from The American Heritage® Dictionary of the English Language, 4th Edition

  • n. A ripened plant ovule containing an embryo.
  • n. A propagative part of a plant, as a tuber or spore.
  • n. Seeds considered as a group.
  • n. The seed-bearing stage of a plant.
  • n. Something that resembles a seed, as a tiny bubble in a piece of glass.
  • n. A small amount of material used to start a chemical reaction.
  • n. A small crystal used to start a crystallization process.
  • n. Medicine A form of a radioactive isotope that is used to localize and concentrate the amount of radiation administered to a body site, such as a tumor.
  • n. A source or beginning; a germ.
  • n. Offspring; progeny.
  • n. Family stock; ancestry.
  • n. Sperm; semen.
  • n. A seed oyster or oysters; spat.
  • n. Sports A player who has been seeded for a tournament, often at a given rank: a top seed.
  • transitive v. To plant seeds in (land, for example); sow.
  • transitive v. To plant in soil.
  • transitive v. To remove the seeds from (fruit).
  • transitive v. To furnish with something that grows or stimulates growth or development: a bioreactor seeded with bacteria.
  • transitive v. Medicine To cause (cells or a tumor, for example) to grow or multiply.
  • transitive v. Meteorology To sprinkle (a cloud) with particles, as of silver iodide, in order to disperse it or to produce precipitation.
  • transitive v. Sports To arrange (the drawing for positions in a tournament) so that the more skilled contestants meet in the later rounds.
  • transitive v. Sports To rank (a contestant) in this way.
  • transitive v. To help (a business, for example) in its early development.
  • intransitive v. To sow seed.
  • intransitive v. To go to seed.
  • intransitive v. Medicine To grow or multiply, as a tumor.
  • adj. Set aside for planting a new crop: seed corn; seed wheat.
  • adj. Intended to help in early stages: provided seed capital for a fledgling business.
  • idiom go To pass into the seed-bearing stage.
  • idiom go To become weak or devitalized; deteriorate: The old neighborhood has gone to seed.

from Wiktionary, Creative Commons Attribution/Share-Alike License

  • n. A fertilized grain, initially encased in a fruit, which may grow into a mature plant.
  • n. A fertilized ovule, containing an embryonic plant.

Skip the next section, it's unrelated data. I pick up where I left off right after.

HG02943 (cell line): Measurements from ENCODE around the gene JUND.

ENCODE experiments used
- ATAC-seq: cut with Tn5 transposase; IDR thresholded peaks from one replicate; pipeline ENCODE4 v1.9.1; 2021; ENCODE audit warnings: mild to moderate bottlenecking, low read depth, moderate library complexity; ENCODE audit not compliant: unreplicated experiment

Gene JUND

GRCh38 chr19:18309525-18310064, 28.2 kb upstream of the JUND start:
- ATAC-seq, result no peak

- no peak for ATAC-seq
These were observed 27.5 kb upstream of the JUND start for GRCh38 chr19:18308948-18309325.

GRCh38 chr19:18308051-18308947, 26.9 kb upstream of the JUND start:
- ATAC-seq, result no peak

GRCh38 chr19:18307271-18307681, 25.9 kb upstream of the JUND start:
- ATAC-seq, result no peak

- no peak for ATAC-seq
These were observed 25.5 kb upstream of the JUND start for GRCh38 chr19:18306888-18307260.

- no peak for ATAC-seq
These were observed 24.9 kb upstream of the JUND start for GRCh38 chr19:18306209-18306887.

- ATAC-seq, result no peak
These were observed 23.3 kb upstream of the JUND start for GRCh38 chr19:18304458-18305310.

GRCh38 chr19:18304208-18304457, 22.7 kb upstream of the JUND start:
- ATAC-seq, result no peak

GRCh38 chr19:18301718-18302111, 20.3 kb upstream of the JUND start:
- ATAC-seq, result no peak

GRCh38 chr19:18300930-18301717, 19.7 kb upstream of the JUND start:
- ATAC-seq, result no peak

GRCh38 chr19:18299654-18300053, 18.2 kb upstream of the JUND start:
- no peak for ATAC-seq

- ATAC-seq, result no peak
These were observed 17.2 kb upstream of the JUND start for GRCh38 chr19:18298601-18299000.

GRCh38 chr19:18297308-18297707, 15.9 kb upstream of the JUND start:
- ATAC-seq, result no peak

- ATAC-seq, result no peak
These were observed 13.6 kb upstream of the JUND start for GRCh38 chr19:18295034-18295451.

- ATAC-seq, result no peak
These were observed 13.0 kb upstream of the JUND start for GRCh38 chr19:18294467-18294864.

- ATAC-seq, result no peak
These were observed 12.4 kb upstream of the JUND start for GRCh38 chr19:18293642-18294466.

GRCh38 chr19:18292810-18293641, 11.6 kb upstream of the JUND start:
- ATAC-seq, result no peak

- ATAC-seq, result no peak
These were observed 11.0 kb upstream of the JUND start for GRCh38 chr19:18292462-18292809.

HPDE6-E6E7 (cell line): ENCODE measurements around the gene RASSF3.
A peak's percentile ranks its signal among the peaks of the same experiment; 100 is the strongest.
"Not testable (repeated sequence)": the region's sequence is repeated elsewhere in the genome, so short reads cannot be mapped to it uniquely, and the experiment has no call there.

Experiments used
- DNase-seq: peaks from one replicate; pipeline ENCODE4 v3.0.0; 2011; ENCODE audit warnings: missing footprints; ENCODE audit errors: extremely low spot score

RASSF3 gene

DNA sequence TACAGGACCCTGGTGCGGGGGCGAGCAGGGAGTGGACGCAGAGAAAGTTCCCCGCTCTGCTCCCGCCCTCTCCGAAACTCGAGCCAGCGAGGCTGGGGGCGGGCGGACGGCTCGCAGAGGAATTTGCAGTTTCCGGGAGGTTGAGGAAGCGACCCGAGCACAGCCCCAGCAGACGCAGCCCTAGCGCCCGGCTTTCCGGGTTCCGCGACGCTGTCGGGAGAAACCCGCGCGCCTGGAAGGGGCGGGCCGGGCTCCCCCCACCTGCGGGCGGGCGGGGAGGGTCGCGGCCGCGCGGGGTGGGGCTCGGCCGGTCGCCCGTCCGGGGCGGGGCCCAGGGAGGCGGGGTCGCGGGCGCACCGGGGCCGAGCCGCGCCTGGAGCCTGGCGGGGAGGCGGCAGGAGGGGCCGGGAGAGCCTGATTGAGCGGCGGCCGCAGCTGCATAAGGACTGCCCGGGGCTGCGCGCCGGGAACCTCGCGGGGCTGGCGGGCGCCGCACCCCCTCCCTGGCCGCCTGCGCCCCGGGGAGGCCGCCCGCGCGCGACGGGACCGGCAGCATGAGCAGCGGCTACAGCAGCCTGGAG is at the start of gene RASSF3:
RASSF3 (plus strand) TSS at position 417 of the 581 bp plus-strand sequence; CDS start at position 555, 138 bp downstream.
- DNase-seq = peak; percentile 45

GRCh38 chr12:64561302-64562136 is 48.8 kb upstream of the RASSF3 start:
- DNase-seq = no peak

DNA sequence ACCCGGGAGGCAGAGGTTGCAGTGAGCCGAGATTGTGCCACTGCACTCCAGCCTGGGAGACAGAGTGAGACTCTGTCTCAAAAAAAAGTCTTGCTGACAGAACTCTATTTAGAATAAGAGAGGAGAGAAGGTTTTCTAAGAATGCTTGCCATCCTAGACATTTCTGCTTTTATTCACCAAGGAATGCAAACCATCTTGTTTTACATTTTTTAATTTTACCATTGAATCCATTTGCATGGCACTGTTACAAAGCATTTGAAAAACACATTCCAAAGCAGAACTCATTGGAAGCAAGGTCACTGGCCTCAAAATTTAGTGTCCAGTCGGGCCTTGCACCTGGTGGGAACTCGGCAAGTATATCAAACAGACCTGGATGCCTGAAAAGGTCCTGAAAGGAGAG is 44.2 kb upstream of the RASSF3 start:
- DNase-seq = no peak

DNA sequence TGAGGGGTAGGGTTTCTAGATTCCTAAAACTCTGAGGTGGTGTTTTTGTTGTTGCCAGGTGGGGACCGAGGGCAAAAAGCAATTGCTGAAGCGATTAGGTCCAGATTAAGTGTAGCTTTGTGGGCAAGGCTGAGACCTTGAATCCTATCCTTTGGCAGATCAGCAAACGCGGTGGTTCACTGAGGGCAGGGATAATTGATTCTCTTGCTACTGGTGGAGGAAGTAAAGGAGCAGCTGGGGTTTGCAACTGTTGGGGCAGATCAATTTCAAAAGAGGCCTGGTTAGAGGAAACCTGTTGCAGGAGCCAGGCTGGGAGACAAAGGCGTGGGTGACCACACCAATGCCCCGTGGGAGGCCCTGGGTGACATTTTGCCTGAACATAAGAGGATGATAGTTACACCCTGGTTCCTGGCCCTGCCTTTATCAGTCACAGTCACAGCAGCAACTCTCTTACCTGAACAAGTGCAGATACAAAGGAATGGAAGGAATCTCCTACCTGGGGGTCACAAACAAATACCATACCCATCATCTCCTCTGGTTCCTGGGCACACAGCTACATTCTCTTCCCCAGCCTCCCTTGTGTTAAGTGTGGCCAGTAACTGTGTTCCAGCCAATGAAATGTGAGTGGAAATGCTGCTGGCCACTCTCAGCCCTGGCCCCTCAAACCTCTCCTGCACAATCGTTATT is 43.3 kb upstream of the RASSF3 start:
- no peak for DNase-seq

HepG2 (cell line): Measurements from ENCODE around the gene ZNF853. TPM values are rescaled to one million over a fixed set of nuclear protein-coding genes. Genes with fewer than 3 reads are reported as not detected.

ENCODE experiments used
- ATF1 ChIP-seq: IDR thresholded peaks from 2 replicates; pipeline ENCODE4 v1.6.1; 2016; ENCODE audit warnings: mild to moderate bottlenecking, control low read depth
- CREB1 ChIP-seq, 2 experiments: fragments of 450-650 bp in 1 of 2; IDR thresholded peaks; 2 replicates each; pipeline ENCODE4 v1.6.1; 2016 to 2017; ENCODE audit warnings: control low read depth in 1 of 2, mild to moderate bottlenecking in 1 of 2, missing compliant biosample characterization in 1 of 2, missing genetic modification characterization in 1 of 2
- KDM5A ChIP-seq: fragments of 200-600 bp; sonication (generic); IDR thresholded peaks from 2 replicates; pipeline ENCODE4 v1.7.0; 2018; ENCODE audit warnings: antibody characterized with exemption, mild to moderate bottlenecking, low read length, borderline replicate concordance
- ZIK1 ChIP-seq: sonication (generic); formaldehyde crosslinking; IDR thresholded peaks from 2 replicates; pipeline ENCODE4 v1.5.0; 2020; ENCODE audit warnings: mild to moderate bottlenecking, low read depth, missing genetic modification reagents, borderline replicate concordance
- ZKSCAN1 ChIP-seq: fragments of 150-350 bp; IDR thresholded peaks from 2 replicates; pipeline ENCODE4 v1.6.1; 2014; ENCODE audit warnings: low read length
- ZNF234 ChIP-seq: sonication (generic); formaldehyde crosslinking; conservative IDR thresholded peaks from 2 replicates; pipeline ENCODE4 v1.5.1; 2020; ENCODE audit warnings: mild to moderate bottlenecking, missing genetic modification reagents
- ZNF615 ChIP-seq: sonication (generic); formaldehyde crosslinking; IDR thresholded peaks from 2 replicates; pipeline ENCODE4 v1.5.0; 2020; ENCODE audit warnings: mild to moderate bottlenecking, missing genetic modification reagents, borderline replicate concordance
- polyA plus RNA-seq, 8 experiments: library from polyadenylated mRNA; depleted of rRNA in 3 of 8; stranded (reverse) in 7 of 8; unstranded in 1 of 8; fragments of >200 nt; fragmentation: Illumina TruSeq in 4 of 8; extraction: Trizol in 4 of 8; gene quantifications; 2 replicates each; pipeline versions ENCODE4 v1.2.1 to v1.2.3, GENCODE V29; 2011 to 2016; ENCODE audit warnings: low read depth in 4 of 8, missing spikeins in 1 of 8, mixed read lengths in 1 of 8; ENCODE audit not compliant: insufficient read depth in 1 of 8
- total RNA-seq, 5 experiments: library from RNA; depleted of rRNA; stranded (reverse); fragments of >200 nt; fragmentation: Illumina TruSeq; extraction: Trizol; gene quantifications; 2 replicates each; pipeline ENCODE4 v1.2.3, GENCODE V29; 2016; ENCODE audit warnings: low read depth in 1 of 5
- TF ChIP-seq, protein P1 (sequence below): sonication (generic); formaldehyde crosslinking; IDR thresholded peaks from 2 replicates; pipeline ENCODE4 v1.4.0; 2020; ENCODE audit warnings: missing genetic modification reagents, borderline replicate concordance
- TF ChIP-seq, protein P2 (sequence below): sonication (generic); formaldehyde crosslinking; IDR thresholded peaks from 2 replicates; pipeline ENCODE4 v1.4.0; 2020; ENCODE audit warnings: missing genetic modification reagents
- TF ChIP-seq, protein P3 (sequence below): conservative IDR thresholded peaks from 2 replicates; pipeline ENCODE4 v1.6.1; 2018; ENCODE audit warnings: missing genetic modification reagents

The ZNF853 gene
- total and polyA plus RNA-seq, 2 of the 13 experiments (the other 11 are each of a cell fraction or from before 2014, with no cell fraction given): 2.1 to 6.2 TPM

• n. An amount of fertilized grain that cannot be readily counted.
  • n. Semen.
  • n. A precursor.
  • n. The initial state, condition or position of a changing, growing or developing process; the ultimate precusor in a defined chain of precusors.
  • n. Offspring, descendants, progeny.
  • v. To plant or sow an area with seeds.
  • v. To start; to provide, assign or determine the initial resources for, position of, state of.
  • v. To allocate a seeding to a competitor.
  • v. To be able to compete (especially in a quarter-final/semi-final/final).
  • v. To ejaculate inside the penetratee during intercourse, especially in the rectum.

from the GNU version of the Collaborative International Dictionary of English

  • n.
  • n. A ripened ovule, consisting of an embryo with one or more integuments, or coverings; By germination it produces a new plant.
  • n. Any small seedlike fruit, though it may consist of a pericarp, or even a calyx, as well as the seed proper
  • n. The generative fluid of the male; semen; sperm; -- not used in the plural.
  • n. That from which anything springs; first principle; original; source.
  • n. The principle of production.
  • n. Progeny; offspring; children; descendants.
  • n. Race; generation; birth.
  • intransitive v. To sow seed.
  • intransitive v. To shed the seed.
  • intransitive v. To grow to maturity, and to produce seed.
  • transitive v. To sprinkle with seed; to plant seeds in; to sow.
  • transitive v. To cover thinly with something scattered; to ornament with seedlike decorations.